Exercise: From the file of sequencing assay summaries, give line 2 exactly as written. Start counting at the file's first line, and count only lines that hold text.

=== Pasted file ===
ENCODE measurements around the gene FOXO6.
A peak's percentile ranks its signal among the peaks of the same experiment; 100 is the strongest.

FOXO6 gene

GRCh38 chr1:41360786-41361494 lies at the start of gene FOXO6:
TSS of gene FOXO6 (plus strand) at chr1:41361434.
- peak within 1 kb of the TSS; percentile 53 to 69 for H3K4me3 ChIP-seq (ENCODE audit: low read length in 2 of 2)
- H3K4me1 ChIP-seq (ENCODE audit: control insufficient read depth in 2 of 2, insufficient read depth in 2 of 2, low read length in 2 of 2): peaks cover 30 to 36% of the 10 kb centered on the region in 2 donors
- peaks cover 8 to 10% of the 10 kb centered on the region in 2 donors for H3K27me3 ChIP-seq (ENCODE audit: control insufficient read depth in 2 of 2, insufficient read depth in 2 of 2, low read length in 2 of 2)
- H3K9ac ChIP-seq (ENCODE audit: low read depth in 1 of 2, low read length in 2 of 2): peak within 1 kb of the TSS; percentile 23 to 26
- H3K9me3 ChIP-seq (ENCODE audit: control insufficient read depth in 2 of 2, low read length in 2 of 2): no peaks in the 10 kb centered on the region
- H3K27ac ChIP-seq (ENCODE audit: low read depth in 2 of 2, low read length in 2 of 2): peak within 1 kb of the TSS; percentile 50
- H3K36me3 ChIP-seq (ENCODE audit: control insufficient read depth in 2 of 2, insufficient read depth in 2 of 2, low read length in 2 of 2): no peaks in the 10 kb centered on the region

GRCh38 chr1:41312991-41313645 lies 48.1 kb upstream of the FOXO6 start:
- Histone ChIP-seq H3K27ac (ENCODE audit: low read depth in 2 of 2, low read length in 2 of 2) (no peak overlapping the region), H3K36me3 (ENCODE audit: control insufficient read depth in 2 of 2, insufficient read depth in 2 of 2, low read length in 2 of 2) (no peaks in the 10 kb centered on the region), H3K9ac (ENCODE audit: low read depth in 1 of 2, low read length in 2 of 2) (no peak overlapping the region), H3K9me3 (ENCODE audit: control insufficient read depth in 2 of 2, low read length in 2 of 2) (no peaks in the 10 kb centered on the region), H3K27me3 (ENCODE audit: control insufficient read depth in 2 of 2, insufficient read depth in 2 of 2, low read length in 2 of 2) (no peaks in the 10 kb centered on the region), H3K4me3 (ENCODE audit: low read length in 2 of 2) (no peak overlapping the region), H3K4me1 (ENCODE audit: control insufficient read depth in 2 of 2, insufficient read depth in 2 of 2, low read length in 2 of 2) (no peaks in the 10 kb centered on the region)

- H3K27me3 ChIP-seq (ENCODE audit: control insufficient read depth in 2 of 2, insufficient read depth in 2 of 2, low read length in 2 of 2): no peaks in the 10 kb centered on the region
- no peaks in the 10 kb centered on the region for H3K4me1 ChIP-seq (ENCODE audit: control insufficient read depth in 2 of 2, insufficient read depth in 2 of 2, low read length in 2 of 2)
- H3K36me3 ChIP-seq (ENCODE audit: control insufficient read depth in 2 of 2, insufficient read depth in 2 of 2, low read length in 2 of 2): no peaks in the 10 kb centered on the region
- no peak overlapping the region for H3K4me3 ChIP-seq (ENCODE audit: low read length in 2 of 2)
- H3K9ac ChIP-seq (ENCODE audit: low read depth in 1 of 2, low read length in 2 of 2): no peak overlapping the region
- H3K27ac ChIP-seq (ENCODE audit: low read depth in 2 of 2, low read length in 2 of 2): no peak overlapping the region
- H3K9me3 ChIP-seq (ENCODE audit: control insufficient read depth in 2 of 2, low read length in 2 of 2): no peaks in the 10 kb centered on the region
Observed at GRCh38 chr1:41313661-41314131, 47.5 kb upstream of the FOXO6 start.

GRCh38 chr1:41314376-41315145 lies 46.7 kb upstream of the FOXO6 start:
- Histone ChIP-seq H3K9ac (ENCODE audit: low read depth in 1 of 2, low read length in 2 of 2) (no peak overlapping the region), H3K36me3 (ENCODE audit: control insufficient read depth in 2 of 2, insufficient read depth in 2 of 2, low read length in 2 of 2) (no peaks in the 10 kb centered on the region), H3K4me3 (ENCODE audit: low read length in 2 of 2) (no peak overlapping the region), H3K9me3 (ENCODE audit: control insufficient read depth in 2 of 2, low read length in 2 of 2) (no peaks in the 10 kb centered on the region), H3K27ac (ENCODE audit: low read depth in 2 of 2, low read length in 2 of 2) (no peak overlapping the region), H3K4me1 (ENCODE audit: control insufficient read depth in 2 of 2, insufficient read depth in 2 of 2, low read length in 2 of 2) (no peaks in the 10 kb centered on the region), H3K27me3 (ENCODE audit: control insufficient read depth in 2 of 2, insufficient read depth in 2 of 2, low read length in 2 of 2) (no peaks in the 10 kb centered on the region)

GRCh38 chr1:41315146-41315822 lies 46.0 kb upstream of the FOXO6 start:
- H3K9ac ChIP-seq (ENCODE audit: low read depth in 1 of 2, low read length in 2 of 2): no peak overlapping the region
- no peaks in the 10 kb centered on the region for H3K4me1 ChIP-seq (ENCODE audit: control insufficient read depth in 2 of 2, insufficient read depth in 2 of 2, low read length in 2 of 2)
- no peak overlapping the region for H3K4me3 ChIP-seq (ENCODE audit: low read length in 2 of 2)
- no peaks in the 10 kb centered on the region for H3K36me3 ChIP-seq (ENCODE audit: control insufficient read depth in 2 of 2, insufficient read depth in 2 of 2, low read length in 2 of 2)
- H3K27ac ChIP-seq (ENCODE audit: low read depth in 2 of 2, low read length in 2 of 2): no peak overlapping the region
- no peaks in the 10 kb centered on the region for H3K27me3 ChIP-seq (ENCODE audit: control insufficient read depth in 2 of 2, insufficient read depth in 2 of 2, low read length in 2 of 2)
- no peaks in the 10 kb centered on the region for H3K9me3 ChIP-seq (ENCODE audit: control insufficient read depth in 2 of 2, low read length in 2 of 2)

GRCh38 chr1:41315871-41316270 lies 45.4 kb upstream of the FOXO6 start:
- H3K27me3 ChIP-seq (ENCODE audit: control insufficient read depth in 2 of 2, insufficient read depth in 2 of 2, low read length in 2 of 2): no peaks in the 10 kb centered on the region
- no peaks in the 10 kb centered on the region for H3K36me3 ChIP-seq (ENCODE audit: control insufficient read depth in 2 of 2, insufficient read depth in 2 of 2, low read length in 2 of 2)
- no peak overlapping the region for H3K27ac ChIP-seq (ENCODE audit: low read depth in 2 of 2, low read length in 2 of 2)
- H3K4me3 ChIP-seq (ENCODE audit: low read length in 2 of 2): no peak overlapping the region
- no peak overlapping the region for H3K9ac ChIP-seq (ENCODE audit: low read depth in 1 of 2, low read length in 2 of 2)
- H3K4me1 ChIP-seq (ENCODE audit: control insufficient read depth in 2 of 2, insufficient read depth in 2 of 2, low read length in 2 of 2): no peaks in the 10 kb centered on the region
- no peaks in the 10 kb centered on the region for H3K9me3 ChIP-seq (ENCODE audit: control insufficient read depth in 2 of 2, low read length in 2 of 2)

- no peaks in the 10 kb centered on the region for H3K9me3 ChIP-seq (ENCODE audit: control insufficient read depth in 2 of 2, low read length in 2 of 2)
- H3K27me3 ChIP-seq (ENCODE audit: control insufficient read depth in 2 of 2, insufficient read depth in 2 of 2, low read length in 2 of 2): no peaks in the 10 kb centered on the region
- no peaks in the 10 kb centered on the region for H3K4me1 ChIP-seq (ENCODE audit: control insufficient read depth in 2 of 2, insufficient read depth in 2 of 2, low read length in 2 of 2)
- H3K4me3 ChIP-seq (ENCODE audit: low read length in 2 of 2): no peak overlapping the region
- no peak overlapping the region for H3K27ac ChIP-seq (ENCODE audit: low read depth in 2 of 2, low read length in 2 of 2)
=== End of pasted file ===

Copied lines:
A peak's percentile ranks its signal among the peaks of the same experiment; 100 is the strongest.